She was the first Brit in 30 years to win winter Olympic gold, and Amy Williams’ triumph spurred a culture of success. Lucy Bulmer meets the champion bob skeleton athlete, one of the British Airways 100 list of pioneering Modern Britons, and finds she is still pulling out the stops for Team GB.
If the success of a pioneer is measured by the trail she blazes for those who follow, then Olympian Amy Williams is very successful indeed.
When she climbed onto the podium as skeleton champion at Vancouver in 2010, Williams was not only the first British athlete to win gold in an individual event at the Winter Olympics in 30 years (since figure-skater Robin Cousins in 1980), she was the first British woman to do so in more than half a century. This puts what came next into sharp perspective.
Since Williams propelled herself at a top speed of 92mph down that icy track into sporting history, Team GB’s Lizzy Yarnold has brought home the gold in skeleton for Britain at both Sochi and Pyeonghchang, where Britain’s Laura Deas also won bronze.
That’s quite the legacy: “You could argue that we are world leaders in skeleton now,” says Williams, with some passion. “Certainly, it’s the most successful winter sport in Britain.”
This passion is partly what led British Airways to choose her as one of its 100 Modern Britons. The list, to celebrate the airline’s centenary, is made up of people who stand out in their field — from sport to science, art to environmentalism, — and who draw on Britain’s heritage but also have the pioneering spirit to drive their chosen field forward.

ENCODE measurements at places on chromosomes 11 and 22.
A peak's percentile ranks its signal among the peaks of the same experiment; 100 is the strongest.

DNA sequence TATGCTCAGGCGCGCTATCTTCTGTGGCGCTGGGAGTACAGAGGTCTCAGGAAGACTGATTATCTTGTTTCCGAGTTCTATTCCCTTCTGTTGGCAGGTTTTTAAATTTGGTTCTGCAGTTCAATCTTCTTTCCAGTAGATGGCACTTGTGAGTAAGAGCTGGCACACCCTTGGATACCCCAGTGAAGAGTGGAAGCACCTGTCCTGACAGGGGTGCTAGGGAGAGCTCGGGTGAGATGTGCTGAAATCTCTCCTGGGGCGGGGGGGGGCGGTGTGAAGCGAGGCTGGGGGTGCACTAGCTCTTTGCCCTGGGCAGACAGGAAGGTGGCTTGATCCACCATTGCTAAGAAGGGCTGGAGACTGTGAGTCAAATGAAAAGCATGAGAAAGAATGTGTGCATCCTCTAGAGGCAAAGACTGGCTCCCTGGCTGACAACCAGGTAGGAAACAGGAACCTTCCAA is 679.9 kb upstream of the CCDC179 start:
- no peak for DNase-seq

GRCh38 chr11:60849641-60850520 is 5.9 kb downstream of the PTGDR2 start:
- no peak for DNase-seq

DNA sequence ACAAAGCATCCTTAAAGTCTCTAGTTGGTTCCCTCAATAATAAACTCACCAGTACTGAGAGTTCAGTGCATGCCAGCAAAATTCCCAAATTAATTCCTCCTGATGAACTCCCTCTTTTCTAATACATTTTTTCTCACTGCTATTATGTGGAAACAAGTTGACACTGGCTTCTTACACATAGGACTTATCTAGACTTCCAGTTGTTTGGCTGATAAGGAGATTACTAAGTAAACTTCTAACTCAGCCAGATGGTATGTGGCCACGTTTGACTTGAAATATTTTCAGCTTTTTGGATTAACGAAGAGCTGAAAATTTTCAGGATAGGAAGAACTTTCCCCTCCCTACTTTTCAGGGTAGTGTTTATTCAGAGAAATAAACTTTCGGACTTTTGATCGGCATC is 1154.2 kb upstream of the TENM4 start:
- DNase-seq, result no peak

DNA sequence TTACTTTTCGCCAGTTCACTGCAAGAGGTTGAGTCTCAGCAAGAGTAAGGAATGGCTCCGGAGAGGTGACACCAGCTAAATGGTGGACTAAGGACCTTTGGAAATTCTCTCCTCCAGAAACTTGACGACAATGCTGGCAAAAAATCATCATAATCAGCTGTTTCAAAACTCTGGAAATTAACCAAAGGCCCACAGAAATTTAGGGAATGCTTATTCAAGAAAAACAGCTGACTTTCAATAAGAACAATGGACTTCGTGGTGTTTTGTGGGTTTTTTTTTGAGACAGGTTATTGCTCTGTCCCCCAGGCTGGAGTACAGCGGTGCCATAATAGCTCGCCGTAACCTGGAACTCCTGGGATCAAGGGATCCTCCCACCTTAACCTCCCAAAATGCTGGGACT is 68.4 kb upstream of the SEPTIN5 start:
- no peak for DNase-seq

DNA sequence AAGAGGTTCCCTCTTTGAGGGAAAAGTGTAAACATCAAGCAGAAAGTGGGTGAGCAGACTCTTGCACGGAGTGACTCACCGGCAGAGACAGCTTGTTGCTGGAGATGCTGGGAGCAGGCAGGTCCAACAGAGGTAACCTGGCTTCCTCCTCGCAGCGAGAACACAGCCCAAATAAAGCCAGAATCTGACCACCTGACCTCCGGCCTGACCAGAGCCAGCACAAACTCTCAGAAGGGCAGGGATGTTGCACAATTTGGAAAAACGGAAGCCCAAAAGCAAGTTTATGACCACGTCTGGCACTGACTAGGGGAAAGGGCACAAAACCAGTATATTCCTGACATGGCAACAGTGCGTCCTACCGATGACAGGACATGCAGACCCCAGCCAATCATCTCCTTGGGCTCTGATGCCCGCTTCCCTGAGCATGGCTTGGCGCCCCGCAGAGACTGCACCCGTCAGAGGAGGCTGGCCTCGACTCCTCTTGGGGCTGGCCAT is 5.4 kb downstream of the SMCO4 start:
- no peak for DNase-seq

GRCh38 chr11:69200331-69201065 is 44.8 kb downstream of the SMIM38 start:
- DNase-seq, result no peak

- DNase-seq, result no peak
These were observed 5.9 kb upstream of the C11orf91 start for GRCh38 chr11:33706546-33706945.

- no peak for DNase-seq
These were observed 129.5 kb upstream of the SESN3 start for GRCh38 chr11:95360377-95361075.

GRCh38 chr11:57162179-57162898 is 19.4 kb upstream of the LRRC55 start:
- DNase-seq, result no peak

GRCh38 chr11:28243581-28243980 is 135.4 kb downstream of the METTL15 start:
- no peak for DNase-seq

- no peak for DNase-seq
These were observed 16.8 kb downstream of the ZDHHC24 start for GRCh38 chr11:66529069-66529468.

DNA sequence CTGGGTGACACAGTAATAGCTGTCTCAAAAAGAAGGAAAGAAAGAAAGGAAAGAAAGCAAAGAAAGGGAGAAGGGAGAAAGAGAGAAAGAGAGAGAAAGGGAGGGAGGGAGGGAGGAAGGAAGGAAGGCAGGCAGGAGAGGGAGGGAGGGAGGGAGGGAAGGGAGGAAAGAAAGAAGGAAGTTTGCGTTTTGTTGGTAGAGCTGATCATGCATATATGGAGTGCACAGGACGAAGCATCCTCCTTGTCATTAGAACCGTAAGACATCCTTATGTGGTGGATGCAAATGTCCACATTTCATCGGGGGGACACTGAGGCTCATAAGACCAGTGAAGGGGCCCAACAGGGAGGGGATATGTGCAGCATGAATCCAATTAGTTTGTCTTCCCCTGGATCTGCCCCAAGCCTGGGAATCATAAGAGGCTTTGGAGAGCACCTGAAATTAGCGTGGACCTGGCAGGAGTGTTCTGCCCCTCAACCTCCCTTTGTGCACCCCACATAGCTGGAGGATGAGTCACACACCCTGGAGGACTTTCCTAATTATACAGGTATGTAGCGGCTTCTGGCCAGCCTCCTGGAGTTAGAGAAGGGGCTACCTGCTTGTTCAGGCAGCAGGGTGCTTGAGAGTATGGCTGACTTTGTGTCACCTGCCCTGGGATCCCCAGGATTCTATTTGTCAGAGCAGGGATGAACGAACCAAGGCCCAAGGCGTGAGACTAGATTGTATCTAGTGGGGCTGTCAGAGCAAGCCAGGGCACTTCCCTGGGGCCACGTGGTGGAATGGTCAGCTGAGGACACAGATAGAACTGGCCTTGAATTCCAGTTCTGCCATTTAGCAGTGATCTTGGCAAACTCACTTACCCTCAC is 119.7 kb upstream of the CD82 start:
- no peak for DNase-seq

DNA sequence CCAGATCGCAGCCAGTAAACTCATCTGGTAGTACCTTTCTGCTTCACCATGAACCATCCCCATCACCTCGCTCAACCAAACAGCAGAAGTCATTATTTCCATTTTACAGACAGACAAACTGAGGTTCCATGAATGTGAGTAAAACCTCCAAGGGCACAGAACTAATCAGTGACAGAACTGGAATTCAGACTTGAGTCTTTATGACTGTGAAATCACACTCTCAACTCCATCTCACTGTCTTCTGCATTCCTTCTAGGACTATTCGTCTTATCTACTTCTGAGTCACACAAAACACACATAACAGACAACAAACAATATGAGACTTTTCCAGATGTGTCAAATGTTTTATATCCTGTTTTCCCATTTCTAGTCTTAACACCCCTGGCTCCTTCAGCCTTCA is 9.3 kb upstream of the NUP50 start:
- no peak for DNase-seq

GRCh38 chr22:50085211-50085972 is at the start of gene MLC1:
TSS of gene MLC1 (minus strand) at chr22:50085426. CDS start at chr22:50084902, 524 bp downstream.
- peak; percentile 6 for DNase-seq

That’s Williams down to a tee. These days, she is all about the future. Most immediately, her second child is due this month, but she has also just agreed to invest more of herself in the development of skeleton, as official athlete mentor for the latest talent squad.
Since retiring through injury in 2012, the 36-year-old from Bath has been a commentator for the BBC, a rally driver, a motivational speaker and was a guest on Top Gear. But she’s always been aware of the power of legacy: “I just think there’s a responsibility to pass it on,” she says. “I was a Team GB ambassador for London 2012, and after that I mentored whenever they asked me, such as at the Winter Youth Olympics.”
In her new, more official role, she can achieve a lot more: “I support the coaching network, observe any issues and advise. I’m closer in age to the young athletes, more like a big sister. So if they’re nervous about raising something, they can talk to me. I’m not the coach, the strength coach or the psychologist, but I can be that link. Sometimes it is just little details that make the difference, that help athletes reach the next level.”
The athletes she works with now move in a different world from the one she inhabited as a would-be Olympian. “A culture of success breeds success,” she says. “The athletes today are coming on to a programme where they’re told ‘we know how to win medals, we’ve picked you for a reason. Do what we tell you and you will do well.’
I thought yes, I’ll give it a go. It’s pretty much the British way of doing things, isn’t it?